For this I wanted simple white and I went with a little more expensive paper I find at Michael's -- it's got a pretty texture to it that I love. They were $3 each but you can use a coupon or get them on sale at times. 

I just trace the size of the cardboard backing onto the paper so I know exactly what size to cut out: 
This cut doesn't need to be perfect, the edges will be hidden behind the frame. 

Cutting out the art is where I like to use the paper trimmer: 
free art prints
By the way, that art was a free download -- I blogged about that years ago here. It is an AWESOME resource!

I like using the trimmer for the art or photos to get a really clean cut -- even if I have a straight line traced on it I don't tend to get a super straight line with my scissors. I didn't use this trimmer last time I did this so I just cleaned up the edges a bit.

I like to use double-sided tape on the back of the art and then I eyeball where it goes on the poster board:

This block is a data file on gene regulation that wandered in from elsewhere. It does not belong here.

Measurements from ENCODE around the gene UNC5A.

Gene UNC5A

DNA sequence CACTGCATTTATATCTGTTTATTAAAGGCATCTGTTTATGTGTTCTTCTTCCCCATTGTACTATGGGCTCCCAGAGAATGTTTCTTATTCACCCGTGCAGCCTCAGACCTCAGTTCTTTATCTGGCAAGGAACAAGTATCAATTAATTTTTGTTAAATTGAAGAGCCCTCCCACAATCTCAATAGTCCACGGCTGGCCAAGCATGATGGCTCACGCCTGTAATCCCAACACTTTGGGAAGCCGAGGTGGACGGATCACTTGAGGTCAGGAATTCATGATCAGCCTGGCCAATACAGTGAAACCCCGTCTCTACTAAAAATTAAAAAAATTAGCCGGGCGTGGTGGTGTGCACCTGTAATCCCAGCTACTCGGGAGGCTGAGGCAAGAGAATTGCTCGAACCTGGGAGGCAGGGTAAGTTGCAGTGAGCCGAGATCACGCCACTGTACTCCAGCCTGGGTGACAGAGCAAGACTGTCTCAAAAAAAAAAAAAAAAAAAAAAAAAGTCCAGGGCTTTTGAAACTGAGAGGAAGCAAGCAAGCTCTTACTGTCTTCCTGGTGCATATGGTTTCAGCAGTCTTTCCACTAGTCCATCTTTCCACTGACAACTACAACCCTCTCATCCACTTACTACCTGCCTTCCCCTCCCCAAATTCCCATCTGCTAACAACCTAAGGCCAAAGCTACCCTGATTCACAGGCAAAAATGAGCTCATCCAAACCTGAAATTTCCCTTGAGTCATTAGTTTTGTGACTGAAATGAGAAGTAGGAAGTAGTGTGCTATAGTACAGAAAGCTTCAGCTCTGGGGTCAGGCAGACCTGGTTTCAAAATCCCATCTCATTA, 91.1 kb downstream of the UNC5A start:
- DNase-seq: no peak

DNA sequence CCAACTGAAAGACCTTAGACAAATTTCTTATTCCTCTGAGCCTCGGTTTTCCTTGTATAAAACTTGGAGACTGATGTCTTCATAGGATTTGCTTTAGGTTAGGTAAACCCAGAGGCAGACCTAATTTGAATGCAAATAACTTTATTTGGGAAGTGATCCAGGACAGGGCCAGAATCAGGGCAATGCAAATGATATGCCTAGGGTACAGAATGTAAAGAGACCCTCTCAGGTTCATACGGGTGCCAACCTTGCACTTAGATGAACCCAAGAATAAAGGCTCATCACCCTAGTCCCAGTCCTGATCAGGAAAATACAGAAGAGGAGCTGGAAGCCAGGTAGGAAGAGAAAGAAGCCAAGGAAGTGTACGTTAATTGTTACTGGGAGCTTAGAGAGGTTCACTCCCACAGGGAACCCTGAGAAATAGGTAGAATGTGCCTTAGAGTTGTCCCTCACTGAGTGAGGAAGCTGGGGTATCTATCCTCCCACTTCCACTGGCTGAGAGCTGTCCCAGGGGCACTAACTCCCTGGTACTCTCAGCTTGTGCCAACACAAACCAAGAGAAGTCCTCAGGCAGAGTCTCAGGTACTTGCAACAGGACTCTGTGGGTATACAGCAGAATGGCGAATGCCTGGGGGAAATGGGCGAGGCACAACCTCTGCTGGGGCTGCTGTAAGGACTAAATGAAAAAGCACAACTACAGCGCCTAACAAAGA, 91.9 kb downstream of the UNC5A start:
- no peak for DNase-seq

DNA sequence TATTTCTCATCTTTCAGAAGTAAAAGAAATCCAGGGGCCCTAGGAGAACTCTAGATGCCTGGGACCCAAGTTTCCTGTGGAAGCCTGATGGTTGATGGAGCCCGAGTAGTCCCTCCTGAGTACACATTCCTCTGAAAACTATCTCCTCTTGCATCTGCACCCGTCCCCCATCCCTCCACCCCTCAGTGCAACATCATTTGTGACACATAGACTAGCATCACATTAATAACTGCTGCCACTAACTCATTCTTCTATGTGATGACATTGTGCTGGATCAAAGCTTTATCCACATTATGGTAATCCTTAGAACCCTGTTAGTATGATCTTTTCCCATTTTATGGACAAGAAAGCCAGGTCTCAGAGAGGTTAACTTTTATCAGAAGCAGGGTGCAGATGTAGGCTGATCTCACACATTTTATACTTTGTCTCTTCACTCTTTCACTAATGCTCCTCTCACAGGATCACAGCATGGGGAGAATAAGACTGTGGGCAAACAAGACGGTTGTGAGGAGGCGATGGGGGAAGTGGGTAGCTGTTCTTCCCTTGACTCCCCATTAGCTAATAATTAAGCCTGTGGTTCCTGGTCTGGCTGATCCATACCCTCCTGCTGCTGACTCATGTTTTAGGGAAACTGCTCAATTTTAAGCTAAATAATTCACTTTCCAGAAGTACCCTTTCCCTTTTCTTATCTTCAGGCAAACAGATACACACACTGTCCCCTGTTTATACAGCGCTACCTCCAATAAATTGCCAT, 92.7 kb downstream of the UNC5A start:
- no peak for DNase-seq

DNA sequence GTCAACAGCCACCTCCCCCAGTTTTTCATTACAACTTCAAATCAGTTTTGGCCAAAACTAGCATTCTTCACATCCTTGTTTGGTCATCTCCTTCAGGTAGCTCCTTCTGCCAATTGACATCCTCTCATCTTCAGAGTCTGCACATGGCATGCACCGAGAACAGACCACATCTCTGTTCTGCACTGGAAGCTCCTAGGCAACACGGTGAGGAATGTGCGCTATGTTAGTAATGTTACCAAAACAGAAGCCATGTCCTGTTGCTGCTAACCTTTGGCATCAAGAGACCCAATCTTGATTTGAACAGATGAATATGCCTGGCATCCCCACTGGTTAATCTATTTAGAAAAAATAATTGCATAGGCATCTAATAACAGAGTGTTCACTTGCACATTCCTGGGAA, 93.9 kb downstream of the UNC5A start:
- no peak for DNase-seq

It looks a little wavy here because it's not pressed against the glass yet. 

I honestly can never tell a difference between art that has an actual mat and those that I use this method on: 
free art printables

You want the back to be as secure as possible on the frame so the papers are snug against the glass -- if you have any give you'll be able to tell the art is just taped on top. If not, it's hard to tell even close up!

Love it!:
I used to buy a mat the size of my frame but I quickly realized it's not something I need to spend money on. I especially love this because of all my second hand frames -- it makes them easy to reuse for exactly what I want to frame out. I use this method a LOT for my son's artwork that doesn't fit in a mat perfectly:

You could make your art any shape or size that you want. :) 

It's been almost a year since we finished the family room renovation and we are SO happy we took down that wall! Our fireplace is one of my favorites in our home: